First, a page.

Virginia’s new data-sharing platform could be a peace offering in payer-provider battle to control ED utilization

A lighted emergency room sign outside of a hospital
Virginias Emergency Department Care Coordination share data cross 129 hospitals to preemptively divert high ED utilizers. (Getty/MJFelt)

Virginia has launched a single, statewide platform to connect 129 hospital emergency departments across the state, allowing physicians to access patient records and tap into the state’s prescription monitoring program.

In doing so, the state may have discovered one way to smooth over what has become an increasingly combative relationship between emergency physicians and payers over ED utilization.

Unveiled by Gov. Ralph Northam on Tuesday, Virginia’s Emergency Department Care Coordination program is a collaboration that stretches across providers, payers and state agencies aimed at controlling ED utilization costs and directing patients to the appropriate care provider.

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“Near real-time, up-to-date information in an emergency department can assist healthcare providers in so many ways, from treating patients with chronic disease to knowing what medications to avoid prescribing to a patient with allergies,” Secretary of Health and Human Resources Daniel Carey, M.D., said in a statement. “When you have the right care and the right information in the right setting, you are able to make the best decision for the individual patient.”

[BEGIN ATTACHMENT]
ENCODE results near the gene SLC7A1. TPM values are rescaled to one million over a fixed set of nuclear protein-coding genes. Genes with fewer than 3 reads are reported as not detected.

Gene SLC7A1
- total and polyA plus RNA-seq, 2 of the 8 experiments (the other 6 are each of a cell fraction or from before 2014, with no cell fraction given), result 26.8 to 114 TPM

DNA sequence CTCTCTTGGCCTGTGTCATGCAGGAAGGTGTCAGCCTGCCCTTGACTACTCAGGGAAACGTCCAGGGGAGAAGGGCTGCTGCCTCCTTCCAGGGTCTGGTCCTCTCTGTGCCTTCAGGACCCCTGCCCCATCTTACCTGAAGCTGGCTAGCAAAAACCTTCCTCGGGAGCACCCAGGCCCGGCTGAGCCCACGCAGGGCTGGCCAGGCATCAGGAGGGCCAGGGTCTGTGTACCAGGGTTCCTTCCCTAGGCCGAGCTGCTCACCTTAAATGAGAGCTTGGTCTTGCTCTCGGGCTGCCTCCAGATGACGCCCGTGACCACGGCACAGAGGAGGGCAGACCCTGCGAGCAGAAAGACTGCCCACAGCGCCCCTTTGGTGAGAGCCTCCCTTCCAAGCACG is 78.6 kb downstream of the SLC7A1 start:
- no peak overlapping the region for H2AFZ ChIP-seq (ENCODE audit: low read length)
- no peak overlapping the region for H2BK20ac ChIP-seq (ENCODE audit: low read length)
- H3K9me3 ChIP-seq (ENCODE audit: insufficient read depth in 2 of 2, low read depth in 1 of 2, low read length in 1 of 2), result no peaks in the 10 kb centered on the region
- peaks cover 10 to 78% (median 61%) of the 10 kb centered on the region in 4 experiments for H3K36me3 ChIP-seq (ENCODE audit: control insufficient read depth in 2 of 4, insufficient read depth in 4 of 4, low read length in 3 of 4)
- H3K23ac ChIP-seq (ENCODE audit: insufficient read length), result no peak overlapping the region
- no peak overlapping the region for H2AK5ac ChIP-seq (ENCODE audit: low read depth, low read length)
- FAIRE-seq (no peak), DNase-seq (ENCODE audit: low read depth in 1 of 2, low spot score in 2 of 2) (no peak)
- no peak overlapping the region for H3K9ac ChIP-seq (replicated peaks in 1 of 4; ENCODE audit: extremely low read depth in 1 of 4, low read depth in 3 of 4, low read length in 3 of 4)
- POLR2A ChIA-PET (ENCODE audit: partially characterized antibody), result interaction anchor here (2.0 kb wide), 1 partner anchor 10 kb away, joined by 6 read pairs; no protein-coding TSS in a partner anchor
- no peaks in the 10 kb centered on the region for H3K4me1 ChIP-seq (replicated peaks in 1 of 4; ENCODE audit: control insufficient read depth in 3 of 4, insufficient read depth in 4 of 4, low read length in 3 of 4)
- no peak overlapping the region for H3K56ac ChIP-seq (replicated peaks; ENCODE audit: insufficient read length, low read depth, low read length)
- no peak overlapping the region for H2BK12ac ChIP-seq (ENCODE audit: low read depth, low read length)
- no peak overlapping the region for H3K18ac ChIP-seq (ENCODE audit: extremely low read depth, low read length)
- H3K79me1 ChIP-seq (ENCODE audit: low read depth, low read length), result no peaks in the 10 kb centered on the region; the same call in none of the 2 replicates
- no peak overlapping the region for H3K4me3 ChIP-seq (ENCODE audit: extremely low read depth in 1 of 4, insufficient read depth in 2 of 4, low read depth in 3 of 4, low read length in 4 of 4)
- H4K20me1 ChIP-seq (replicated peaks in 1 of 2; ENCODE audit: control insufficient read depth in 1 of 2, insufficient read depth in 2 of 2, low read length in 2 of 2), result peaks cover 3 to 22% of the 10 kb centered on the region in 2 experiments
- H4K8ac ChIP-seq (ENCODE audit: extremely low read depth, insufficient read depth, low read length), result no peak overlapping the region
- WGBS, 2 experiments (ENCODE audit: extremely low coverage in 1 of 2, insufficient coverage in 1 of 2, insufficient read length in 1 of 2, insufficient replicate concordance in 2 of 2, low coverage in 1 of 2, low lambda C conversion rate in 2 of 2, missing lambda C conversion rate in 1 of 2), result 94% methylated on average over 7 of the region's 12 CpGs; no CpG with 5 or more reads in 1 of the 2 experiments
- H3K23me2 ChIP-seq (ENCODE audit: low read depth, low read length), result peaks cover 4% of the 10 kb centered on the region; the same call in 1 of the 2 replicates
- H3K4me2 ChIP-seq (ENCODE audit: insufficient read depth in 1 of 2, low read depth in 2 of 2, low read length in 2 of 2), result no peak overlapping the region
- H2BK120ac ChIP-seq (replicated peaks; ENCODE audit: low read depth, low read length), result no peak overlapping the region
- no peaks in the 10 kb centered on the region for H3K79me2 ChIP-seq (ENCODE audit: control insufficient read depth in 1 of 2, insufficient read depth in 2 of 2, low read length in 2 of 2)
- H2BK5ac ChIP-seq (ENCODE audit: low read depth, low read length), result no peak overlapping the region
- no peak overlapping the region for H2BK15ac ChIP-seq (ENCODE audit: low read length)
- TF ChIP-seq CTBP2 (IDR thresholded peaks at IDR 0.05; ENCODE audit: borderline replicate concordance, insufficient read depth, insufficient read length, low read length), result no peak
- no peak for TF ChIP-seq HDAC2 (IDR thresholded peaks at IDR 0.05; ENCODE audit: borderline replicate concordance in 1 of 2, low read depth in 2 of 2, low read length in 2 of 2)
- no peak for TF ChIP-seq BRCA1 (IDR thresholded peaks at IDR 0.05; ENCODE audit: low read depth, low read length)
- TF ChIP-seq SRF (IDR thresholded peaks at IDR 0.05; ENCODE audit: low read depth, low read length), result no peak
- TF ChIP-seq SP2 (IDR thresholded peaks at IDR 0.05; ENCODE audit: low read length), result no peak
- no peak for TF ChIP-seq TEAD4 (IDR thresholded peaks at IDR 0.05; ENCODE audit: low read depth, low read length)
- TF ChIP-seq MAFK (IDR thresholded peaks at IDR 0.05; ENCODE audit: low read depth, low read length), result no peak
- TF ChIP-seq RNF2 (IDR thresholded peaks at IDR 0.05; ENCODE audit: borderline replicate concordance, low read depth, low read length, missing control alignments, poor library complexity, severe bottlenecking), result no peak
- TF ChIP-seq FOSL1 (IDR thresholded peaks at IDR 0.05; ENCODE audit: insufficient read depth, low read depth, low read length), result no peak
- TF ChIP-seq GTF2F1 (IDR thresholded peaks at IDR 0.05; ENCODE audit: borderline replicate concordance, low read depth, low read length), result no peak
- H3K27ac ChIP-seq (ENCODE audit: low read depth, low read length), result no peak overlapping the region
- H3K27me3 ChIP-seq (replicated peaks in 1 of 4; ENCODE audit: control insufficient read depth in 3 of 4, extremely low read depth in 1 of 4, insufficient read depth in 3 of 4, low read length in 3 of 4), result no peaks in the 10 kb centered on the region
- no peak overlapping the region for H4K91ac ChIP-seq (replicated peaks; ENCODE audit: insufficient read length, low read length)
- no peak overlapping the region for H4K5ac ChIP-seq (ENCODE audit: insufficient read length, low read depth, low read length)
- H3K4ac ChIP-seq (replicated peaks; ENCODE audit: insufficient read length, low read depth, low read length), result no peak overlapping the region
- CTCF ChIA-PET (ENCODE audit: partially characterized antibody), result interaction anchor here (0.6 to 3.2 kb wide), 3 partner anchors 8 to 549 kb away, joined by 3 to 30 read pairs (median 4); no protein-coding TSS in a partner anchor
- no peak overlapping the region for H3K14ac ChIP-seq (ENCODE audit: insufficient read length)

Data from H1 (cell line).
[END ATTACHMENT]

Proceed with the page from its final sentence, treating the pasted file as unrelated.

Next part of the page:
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Salt Lake City-based Collective Medical is the technology partner that helped build the platform alongside the state’s health information exchange, ConnectVirginia. Collective Medical has launched similar programs in other states like Washington, but the willingness from the state’s prominent hospitals and emergency groups to collaborate with payers stands out, according to CEO Chris Klomp.

Anthem, which is currently facing a lawsuit from the American College of Emergency Physicians (ACEP) in Georgia over a recent shift in its ER claims policy, was among the first to be involved with the project, Klomp told FierceHealthcare.

“All the major payers the hospitals and their healthcare associations, plus several state agencies were all rallying to get behind this,” Klomp said. “It’s pretty extraordinary. And the pace with which its happened is pretty extraordinary.”

RELATED: ER claims denials spiked in 3 states following Anthem’s controversial policy

Virginia began working on the EDCC program last year as part of legislation to redirect patients to the appropriate care setting as opposed to expensive EDs. In an April update (PDF) on the project, Debbie Condrey, the Virginia Department of Health’s chief information officer, said the program would reduce ED visits and decrease spending associated with high utilizers.

The total budget for the program for fiscal year 2018 is $3.9 million, which the federal government chipping in $3.5 million in HITECH Act funding.

The current rollout includes data from Medicaid Managed Care plans. The second phase of the program, scheduled to go live June 30, 2019, will build in information from the State Employee Health Plan along with Medicare and commercial plans. That rollout will also include downstream providers like primary care physicians, nursing homes and behavioral health providers.

In addition to helping providers better manage patients, care managers at the largest insurers will be able to use the data to preemptively divert unnecessary ED visits by offering lower cost services like telehealth visits or a same-day appointment at a nearby clinic. 

“The better version of just denying reimbursement for a patient is helping that patient not need to visit the ED in the first place,” Klomp said. “So, you’re not paying for a visit that didn’t need to happen.”